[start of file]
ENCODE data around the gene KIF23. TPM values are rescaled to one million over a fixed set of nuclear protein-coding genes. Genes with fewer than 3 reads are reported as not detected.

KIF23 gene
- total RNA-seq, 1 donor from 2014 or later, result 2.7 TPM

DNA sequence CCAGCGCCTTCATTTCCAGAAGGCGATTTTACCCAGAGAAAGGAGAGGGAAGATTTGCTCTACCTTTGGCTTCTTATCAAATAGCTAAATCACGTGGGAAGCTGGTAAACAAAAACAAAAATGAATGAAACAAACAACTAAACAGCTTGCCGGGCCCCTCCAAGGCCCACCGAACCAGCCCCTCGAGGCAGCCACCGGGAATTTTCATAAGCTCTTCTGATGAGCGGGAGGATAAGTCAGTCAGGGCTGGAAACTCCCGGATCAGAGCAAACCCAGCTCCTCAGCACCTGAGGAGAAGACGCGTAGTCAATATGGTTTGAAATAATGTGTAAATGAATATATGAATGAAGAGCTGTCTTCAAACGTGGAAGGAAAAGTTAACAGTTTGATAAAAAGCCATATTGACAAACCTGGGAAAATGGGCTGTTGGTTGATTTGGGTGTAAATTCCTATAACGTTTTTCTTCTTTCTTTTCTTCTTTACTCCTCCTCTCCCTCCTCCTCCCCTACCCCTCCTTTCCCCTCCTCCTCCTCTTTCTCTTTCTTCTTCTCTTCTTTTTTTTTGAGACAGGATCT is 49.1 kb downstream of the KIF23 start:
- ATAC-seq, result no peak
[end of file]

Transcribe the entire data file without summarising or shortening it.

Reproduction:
ENCODE data around the gene KIF23. TPM values are rescaled to one million over a fixed set of nuclear protein-coding genes. Genes with fewer than 3 reads are reported as not detected.

KIF23 gene
- total RNA-seq, 1 donor from 2014 or later, result 2.7 TPM

DNA sequence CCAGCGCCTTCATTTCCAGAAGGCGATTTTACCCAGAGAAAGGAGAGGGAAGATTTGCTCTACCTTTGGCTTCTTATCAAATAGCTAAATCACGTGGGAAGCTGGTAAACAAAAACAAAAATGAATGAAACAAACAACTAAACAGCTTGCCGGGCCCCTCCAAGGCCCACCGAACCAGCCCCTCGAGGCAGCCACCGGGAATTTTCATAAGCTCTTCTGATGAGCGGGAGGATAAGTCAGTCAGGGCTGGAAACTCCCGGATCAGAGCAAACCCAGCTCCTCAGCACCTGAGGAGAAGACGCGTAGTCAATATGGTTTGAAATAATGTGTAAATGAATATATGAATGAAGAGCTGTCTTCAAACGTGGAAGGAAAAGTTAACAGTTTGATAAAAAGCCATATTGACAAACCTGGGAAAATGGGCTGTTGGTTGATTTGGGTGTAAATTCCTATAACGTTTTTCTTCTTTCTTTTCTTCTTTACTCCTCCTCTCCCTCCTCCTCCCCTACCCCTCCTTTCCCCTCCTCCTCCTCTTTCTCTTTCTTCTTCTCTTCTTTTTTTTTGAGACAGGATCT is 49.1 kb downstream of the KIF23 start:
- ATAC-seq, result no peak